Pompeii is the famous home to a ruined city, dug from the ashes rained on it by volcano Mount Vesuvius almost 2,000 years ago. Thriving at the time of the eruption, the city was caught in action, buried beneath 20 feet of ash, pumice and lava, and forever captured in a fossil-like state.
It was nearly 1,700 years before the city was rediscovered – by workmen building the foundation of a summer palace for the King of Naples, Charles of Bourbon.
The ongoing excavation continues to this day, and has revealed ruins of the city as well as ghostlike casts of the people who lived and died there.
The excavation gives extraordinary insight into Roman life in the 1st century, the height of the Roman Empire, with buildings, frescoes, signage and even people caught as they were, seemingly frozen in time.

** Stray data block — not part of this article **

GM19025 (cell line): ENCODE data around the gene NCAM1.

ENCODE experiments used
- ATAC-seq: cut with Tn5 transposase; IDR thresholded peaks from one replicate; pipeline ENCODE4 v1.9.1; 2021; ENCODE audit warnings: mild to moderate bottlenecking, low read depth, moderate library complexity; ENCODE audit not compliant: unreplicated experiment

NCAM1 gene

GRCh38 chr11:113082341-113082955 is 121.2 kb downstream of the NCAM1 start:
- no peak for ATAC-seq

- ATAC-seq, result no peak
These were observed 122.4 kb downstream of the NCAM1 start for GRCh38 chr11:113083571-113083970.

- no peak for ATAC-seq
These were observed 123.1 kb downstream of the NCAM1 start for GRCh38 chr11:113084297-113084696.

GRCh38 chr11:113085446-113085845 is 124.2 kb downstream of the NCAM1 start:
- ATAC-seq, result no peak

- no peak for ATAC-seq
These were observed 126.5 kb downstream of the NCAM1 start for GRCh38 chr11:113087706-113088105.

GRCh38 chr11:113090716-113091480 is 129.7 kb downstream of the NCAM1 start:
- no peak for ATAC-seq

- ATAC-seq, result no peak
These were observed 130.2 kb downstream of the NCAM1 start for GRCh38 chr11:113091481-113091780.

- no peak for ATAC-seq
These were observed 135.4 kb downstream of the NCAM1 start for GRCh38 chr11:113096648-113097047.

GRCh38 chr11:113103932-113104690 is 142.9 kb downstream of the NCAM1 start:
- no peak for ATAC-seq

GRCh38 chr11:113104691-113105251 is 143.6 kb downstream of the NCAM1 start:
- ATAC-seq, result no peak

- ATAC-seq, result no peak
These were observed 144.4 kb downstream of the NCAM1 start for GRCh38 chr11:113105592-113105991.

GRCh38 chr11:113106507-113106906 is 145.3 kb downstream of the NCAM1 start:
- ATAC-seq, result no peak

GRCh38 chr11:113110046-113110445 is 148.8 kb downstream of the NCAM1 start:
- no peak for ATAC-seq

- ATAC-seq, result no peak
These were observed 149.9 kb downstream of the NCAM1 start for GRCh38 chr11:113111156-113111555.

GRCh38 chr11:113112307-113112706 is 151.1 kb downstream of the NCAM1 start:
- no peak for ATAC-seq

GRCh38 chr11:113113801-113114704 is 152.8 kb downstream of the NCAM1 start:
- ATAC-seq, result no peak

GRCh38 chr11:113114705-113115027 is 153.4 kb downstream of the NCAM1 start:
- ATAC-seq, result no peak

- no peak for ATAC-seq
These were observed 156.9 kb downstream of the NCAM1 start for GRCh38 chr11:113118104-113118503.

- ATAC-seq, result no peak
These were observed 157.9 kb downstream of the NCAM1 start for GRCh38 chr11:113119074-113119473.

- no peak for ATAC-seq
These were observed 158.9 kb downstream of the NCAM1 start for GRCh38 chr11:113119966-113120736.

Today, it is one of the most popular tourist attractions of Italy and a UNESCO World Heritage Site.
Pompeii is also a treasure for modern historians and archeologists. We can see clearly that 1st-century city planners built temples and government buildings around a central forum.
The streets of Pompeii are paved with large polygonal blocks of stone, raised stepping stones at intervals and high curbs – the streets were regularly flooded to wash dust and debris away.
The streets were busy, lined with shops, houses, bars and brothels, many highly decorated with mosaics and frescoes, and a protective wall with fortified gates surrounded the city.
Pompeii’s aqueduct is a marvel of engineering, with public water divided into three channels: One for the public fountains, one for the public baths and the third for the most affluent citizens. Blocks in the channels diverted the flow as needed, and in event of drought, the rich would lose their water supply first, then the baths, in an effort to keep water flowing to the public fountains.